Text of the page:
It's common among adult women to figure out, somewhere along the way, that they're exactly like their mothers. Some, who have fought against this cultural prophecy, meet this news with horror. Some realize it the way you finally get a joke whose punchline has eluded you for a minute or two. I've always known that I am just like my mother and I couldn't be happier about it. But it's an equally profound moment when you discover that your child is just like you.
When he was about two years old, my son watched the movie Air Bud. At the time, this annoyed me. I very carefully select children's entertainment in order to deal with the least amount of annoyingness possible. Air Bud did not conform to that plan, yet somehow managed to slip through the cracks. The film is one of those classic and timeless :boy loves dog who loves basketball" stories (you know, one of those, she said as if there are a million of those). Tale as old as time: At the dramatic climax of the movie, the boy loses his beloved b-ball playing dog to horrible former owner, but in the dramatic ending, the dog returns to him. Well, it was at the time when the dog came back that my son stared up at the screen and held his hands to his mouth as his big green eyes filled with tears. Those tears never fell. They just stayed there, gleaming, as he whispered, "The dog came back! I don't believe it! He came back!" When the credits began to roll, he finally turned to me and burst into tears and fell into my arms. He kept saying, "Mommy, he came back!"
He didn't need to explain to me what he was feeling, because I knew exactly. I understood the look in his eyes and the profusion of his tears. I knew that he was overwhelmed by the kind of happiness you can only feel after having been through something sad, but a kind of sadness that you dare not explore the depths of until you know there's a happy ending in place. So at the end of the movie, he was crying in happiness and finally allowing himself to feel all the sad feelings he'd felt during the darker moments of the film.
My son is the kind of child who can lose his emotional shit over Air Bud. I am the kind of adult who cries at Zoloft commercials. In this regard, we are soul twins. Recalling this moment recently, I wanted to reach out to other moms to see what moment they realized their child was just like them. Here's what they said.
Pants Are For Suckers
"A couple months ago, after we had settled into our new house. It was maybe 2 p.m. and we were still in pajamas. Realizing she's [four years old] and needs the stimulation (and I needed her to get tired and go to sleep by 8 p.m.), I suggested a trip to the zoo. And the park. And the museum. And the mall. And the library. But she didn't want to do any of that, she just wanted to stay home. Oh, and now every Friday, she's like, is tomorrow Saturday? YAY PAJAMAS ALL DAY!"
I Have A Reputation To Consider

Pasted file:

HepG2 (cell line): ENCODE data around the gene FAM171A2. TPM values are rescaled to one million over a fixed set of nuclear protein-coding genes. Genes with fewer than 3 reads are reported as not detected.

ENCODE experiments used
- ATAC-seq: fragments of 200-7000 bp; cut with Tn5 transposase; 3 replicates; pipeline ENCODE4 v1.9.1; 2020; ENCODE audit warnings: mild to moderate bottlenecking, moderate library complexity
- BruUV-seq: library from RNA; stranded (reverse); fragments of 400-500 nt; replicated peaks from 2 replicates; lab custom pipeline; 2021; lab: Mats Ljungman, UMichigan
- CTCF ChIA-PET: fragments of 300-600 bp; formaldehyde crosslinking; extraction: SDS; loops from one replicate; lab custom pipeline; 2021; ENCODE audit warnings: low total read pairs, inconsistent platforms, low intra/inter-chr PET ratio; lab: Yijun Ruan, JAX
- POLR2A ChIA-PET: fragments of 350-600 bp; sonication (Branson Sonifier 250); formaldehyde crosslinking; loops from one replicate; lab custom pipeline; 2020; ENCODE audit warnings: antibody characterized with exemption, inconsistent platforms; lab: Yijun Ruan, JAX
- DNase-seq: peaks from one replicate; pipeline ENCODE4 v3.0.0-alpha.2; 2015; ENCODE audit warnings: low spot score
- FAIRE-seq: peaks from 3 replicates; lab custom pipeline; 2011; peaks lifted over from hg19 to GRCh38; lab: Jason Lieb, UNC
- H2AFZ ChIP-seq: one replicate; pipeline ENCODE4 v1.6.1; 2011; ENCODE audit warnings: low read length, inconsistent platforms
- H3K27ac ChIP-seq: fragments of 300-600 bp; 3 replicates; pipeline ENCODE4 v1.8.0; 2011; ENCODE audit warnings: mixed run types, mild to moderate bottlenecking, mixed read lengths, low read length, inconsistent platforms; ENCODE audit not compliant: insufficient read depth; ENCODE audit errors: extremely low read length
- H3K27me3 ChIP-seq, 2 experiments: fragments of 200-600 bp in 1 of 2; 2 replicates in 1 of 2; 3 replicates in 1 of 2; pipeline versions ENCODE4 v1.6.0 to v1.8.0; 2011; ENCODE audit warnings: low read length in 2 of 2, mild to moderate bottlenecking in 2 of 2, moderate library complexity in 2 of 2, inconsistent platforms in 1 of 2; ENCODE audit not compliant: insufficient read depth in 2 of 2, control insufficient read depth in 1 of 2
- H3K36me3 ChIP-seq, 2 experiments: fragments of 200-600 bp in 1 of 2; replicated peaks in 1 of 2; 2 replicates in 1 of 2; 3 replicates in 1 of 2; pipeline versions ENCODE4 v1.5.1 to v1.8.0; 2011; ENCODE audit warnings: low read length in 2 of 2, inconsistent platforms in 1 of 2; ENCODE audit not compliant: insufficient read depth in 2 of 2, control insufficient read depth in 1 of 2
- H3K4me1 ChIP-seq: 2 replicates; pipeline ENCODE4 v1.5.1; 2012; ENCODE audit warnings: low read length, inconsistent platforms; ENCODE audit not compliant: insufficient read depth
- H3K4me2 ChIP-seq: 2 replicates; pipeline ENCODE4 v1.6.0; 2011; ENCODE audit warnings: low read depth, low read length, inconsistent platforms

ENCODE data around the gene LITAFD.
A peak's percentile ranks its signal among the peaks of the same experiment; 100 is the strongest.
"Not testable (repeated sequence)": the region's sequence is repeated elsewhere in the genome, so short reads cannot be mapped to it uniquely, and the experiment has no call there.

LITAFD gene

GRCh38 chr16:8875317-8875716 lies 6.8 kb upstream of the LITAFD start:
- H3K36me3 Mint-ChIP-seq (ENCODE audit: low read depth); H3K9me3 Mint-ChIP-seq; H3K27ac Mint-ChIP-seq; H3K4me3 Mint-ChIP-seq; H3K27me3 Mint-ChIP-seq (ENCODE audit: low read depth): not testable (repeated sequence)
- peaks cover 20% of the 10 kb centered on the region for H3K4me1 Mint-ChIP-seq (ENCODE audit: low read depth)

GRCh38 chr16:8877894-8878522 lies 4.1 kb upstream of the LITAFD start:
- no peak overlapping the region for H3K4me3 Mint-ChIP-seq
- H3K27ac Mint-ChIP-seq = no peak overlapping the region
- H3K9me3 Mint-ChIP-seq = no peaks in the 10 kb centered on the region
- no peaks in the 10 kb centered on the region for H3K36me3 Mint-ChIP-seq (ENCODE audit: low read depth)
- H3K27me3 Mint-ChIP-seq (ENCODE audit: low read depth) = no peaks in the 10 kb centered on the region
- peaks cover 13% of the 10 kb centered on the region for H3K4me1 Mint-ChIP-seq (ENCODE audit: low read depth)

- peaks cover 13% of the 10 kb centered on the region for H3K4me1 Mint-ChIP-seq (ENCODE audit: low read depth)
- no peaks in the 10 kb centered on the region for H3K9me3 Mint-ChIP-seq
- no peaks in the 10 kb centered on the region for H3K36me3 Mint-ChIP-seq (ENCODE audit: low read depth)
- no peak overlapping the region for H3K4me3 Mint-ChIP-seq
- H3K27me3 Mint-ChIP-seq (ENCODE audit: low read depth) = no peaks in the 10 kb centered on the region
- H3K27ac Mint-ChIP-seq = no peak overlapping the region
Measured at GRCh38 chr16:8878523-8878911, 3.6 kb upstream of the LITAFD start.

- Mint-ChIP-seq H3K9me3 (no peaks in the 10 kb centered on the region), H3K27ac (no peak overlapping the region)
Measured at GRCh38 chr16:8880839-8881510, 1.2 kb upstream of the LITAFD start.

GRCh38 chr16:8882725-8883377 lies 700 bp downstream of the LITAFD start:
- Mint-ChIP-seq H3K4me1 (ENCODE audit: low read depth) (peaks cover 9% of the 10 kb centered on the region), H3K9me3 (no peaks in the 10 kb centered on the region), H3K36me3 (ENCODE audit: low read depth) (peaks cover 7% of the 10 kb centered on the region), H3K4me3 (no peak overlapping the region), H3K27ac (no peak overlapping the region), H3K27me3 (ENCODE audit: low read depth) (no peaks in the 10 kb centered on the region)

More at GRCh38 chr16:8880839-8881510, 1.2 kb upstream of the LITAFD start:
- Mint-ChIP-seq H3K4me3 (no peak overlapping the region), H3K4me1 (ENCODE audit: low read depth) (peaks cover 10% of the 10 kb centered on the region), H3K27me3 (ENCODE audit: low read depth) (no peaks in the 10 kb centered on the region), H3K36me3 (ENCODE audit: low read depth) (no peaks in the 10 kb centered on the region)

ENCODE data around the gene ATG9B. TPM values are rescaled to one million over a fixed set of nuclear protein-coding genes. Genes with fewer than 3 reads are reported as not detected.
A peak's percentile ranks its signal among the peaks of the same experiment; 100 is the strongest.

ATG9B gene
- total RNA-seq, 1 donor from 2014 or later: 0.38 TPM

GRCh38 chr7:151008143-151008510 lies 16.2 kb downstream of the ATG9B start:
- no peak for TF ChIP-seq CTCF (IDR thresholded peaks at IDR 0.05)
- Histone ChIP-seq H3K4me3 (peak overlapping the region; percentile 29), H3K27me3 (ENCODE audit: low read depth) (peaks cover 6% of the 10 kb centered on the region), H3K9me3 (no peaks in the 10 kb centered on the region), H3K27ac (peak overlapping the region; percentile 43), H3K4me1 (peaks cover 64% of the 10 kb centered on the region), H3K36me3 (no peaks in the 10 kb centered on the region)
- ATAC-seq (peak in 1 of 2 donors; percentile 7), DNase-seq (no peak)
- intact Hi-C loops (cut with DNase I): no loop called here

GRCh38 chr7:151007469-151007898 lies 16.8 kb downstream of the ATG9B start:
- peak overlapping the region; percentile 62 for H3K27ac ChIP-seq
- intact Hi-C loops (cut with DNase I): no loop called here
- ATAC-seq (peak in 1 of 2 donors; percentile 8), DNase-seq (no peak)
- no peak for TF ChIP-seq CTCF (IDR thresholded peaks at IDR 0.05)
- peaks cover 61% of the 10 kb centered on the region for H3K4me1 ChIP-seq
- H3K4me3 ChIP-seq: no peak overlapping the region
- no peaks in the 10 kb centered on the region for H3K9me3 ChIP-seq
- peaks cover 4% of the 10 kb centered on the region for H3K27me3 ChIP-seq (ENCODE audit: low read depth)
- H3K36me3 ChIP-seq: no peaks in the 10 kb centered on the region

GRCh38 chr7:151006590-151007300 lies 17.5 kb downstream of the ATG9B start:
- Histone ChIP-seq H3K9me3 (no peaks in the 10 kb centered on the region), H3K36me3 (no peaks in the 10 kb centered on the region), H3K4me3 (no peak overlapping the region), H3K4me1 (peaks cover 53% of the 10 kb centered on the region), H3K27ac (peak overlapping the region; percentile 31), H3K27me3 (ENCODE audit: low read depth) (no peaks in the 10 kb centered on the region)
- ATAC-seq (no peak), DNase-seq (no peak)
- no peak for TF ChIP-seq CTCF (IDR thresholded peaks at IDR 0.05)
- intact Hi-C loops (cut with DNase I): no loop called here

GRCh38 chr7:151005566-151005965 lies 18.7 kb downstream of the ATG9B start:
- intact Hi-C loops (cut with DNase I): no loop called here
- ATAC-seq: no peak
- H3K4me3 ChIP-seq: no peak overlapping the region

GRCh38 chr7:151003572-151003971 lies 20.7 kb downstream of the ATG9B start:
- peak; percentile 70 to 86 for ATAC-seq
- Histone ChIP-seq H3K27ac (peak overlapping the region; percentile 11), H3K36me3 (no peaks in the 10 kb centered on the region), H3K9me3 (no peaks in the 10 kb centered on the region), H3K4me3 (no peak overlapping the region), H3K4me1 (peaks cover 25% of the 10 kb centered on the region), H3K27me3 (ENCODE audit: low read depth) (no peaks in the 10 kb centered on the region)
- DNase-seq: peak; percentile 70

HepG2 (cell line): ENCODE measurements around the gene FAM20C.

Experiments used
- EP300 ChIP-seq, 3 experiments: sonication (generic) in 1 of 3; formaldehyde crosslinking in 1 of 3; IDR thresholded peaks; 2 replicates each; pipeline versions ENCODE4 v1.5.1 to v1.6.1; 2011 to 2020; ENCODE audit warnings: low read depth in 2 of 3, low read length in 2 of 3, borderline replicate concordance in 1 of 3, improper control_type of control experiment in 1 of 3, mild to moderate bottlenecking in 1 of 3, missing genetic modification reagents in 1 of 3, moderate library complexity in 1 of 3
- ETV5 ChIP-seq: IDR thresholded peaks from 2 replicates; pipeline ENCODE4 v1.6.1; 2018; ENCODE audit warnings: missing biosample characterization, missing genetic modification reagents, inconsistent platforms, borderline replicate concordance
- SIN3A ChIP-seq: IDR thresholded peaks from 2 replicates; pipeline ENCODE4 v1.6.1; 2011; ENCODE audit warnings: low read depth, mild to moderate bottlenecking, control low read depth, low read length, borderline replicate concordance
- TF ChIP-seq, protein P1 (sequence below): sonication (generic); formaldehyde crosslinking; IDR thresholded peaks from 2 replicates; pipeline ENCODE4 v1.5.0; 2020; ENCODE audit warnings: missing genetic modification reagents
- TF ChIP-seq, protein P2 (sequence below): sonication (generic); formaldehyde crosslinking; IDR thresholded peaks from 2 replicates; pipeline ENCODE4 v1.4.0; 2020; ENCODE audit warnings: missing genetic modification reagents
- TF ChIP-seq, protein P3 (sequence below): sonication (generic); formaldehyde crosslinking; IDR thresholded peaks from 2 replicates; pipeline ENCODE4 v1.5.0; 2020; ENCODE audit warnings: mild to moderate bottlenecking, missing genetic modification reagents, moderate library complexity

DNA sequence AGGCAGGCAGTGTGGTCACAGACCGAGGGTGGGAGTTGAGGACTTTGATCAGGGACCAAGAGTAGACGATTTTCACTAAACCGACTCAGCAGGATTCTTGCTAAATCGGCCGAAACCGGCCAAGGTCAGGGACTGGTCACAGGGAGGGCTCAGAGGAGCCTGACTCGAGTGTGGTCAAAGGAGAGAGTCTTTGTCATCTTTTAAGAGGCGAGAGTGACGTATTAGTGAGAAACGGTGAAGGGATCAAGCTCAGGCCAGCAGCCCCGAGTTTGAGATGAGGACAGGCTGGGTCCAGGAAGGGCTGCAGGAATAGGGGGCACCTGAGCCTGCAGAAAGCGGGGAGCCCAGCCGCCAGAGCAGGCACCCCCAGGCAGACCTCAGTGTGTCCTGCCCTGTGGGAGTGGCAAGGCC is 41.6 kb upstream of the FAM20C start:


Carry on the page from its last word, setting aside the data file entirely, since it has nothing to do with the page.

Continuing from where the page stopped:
When I tried to take my son on a coffee run in his pajamas and he looks at me incredulously and chuckled, "Mommy, I can't go out like this. I have to get dressed. What will people think if they see me out in my pajamas?"
Hates Cleaning, Loves Swearing
"When she was two, we were cleaning the playroom and she cursed at the broom."
I'm So Excited, I'm So Excited, I'm So... So... Oops!
"When T was 13 months old, her sister was born. I knew she was just like me because when she saw the baby she signed "baby" so enthusiastically that she knocked herself over."
"When he was born on my birthday."
The Art Of Cursing
"When he dropped a well-timed F-bomb."
No Denying He's A Funny Boy, A Beauty But A Funny Boy
"When I had to scold him for reading a book as he was walking down the sidewalk."
"When she said loudly during a high holiday service at the age of 3 and a half, 'Can we go to a museum now? I want to go to the Met.'#CulturalJew"
I Scream, You Scream
The way they look at ice cream proves they are totally my kids.
When Parenting Backfires
"When she told me that I wasn't listening and she needed me to think about why I didn't want to let her have dessert."
Definitely A Gryffindor
"When she told me Hermione was her favorite but Hagrid made her feel safe."
I Am Large, I Contain Multitudes
"First child: When she told her father at age 3 that he had NO right to talk to me like a rude boy.
Second child: When he moved his Lego tower 1,000 times away from his older sister, patiently. Then sent her flying with one blow when he had enough.
Third Child: It's her imaginative moments that remind me of the world I once lived in. Her frustrated moments of screeching are just like mine, her unwillingness to tolerate cruelty and desire to save even every little ant."
Shhh! I'm Reading!
When stressed, my daughter needs a book to calm down. This started at about 18 months.
Though She Be But Little She Is Fierce
"Her quiet determination. Part of that is inborn: she sits back and figures out what she's going to do before she does it at which point she goes for it. Another part of that is situational, with us both being the younger sibling. The squeaky wheel gets the grease, but when you're the second-born after a very squeaky older brother or sister, you find different ways to be insistent and get the things you want and need."
One With The Universe
When my son woke up at night to tell me that he could feel the vibes of our argument and it was wrecking his dreams.